Monday, May 10, 2010

Every once in a while.

Now and again I get in a writing slump. Or more accurately, I can think of nothing to write about. Nothing angers or upsets me. Nothing tickles me. Nothing strikes me as interesting.

When that happens, as it does a couple times a year, I turn to my friends--Jean Renoir, Rene Clair, Billy Wilder or Preston Sturges, four of the greatest directors of all time (sorry Pytka) and see what they have to say.

Today I happened upon this quotation from Renoir: "A director makes only one movie in his life. Then he breaks it into pieces and makes it again."

There are many things that strike me about this. First, and most important, is that the fact of the matter is, there are not that many ideas in the world. I've heard it said that there are but seven jokes and seven plots in the world--everything is a variation on just a few themes.

Second, is the clarity, simplicity, authenticity and lack of pretense in Renoir's statement.

Finally, Renoir expresses no infatuation with doing something "new," "breakthrough" or the need to do such because "everything's changed."

The fact of the matter is everything hasn't changed. People are still people. And Renoir's 1939 "Rules of the Game" will tell you more about Goldman Sachs than anything you'll read in the paper or, most certainly, hear on the glib lip-flapping illusion we call the news.

Take six hours next weekend. Don't watch two baseball games. Watch instead "Rules of the Game," "Le Bete Humanite" and "Boudu Saved from Drowning."

They'll give you something to write about.


Anonymous said...

Years ago someone gave me this advice on producing award-winning advertising. There were two ways to do it:

1. do something extraordinary.

2. do the ordinary extraordinarily well.

99.9% of work falls into the second category.

It's quite possible that two or three advertising people thought of an original idea. The rest of us just have the arrogance to think we did. How much better would work be if we stopped trying to be original, and just concentrated on being good.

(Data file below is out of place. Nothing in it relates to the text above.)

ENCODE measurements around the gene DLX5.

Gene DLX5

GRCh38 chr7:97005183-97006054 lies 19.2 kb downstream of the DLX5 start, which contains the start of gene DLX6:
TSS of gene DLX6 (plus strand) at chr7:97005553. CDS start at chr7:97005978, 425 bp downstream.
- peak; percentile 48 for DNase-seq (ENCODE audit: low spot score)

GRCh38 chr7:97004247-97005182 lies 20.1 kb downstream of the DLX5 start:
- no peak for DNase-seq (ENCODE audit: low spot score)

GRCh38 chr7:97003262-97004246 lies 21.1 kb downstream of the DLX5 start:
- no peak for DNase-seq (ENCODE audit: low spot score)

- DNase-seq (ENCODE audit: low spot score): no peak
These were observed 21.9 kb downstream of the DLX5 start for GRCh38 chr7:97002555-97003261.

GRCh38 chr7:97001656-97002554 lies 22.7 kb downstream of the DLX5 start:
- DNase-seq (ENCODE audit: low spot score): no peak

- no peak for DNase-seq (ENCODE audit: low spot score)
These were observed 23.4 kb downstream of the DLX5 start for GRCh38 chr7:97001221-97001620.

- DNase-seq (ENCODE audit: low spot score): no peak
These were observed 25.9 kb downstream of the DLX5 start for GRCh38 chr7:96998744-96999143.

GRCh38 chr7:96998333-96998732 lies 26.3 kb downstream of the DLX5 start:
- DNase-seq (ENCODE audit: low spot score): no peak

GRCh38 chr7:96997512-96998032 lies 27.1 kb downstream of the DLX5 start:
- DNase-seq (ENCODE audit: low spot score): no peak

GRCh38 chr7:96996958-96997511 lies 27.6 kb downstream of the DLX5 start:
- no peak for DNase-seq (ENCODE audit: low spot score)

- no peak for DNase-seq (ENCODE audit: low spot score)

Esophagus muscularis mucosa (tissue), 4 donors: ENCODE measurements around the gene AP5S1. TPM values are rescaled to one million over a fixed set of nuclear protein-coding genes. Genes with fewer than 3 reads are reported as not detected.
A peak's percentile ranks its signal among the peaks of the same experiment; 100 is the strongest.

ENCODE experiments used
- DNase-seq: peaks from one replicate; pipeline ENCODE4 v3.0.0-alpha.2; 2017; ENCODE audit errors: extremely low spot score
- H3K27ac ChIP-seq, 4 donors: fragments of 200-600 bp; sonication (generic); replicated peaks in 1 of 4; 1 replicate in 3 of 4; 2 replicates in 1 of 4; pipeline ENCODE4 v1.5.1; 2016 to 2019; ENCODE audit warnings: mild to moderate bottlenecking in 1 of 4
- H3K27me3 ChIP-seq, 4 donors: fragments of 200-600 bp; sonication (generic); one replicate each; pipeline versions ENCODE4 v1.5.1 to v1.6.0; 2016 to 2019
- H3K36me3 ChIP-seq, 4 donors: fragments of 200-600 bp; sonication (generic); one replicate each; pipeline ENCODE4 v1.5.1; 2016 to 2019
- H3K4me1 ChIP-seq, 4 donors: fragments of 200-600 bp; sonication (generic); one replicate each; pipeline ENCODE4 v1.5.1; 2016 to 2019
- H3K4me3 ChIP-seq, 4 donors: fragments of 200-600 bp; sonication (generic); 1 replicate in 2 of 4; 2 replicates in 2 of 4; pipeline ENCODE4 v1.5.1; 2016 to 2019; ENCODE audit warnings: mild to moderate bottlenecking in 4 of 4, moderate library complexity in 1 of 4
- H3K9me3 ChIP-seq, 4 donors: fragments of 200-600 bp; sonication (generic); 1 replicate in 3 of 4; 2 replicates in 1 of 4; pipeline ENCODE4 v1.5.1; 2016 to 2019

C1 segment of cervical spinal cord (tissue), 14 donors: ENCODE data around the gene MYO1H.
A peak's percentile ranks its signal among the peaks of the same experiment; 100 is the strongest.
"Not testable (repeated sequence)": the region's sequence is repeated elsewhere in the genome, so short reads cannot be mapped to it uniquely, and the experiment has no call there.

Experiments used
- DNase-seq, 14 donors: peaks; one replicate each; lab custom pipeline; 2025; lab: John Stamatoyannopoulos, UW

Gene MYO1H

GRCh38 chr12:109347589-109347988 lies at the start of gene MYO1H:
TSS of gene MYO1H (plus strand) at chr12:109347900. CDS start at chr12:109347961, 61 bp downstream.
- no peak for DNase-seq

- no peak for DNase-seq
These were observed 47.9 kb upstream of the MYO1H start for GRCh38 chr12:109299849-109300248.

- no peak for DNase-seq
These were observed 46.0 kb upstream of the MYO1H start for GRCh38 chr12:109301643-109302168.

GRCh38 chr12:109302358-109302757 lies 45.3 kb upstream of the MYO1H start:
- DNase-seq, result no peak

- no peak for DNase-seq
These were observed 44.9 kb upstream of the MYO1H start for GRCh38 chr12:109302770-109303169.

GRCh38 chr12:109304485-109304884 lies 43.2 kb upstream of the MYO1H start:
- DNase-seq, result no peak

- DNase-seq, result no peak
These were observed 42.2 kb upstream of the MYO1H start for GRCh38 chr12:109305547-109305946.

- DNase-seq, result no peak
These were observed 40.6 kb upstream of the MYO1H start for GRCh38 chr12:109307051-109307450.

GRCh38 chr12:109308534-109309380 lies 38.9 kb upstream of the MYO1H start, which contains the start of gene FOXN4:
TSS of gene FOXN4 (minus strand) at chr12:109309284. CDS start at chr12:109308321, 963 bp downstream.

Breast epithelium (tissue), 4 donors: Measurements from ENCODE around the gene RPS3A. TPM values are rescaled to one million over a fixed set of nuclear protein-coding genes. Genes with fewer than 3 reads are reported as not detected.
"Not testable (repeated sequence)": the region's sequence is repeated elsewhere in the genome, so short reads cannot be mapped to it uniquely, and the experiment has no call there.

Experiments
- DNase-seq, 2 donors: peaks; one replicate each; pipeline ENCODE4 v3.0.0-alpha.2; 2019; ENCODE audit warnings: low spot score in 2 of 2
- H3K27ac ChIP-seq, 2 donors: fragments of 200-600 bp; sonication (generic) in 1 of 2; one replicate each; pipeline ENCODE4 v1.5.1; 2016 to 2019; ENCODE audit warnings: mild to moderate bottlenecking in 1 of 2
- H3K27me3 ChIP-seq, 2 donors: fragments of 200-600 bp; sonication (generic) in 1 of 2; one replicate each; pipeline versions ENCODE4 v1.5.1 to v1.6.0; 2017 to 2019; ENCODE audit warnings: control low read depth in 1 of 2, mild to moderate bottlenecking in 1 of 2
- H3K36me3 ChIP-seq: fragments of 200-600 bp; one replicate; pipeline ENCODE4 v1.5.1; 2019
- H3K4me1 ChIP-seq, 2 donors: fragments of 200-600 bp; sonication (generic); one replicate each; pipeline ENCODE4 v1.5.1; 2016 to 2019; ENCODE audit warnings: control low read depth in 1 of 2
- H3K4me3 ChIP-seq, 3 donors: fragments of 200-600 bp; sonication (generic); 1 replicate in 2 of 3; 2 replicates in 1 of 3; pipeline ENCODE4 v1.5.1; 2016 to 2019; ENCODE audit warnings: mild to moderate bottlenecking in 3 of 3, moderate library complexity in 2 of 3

Anonymous said...

Yesterday a baseball pitcher did something that had only been done 18 times before in the history of the professional game--he produced perfection. Good thing I wasn't watching "Rules of the Game" or I would have missed it.

george tannenbaum said...

OK, anonymous. I get the point.

Kelly said...


What? No Capra, no Cukor to get you out of your slumps?

Well, I suppose they might take you in the wrong direction for AdAged, ha ha, but they're my two tops.

I love your four buddies but just a touch less. (Renoir: the line "Lotte hat blaue Augen" from Grand Illusion haunts me. Best delivery of a single line ever on film. That has to be Renoir's doing.)

When I get into a slump (can we not talk about my current slump... had to do this for today's post) I grab a book on the subject at hand, open it to a random page, and see if I can argue with the author.

When I can't do that, they'll know I'm dead.

Good job overcoming your slump today. Well said.



george tannenbaum said...

Kelly, nothing wrong with Cukor or Capra. I love them both. And Preston Sturges. And William Wellman and Leo McCarey, too. Of course, Lubitsch.

They, and about one million others give me a smack in the head when I need it. And usually hand me a laugh when I'm bored.

I feel lucky that I have them.

Kelly said...


Exactly! Such a treasure trove.

You know, when I was 25 people would look at me funny when I mentioned some of the movies (directors, etc.) that I love.

I guess the upside to crossing 40 has been that people expect me to say I like stuff that doesn't involve gratuitous gore or sex, and they mostly accept that I don't mind using my brain while watching a movie.

They still look at me funny, but now they expect it. :)

Until later,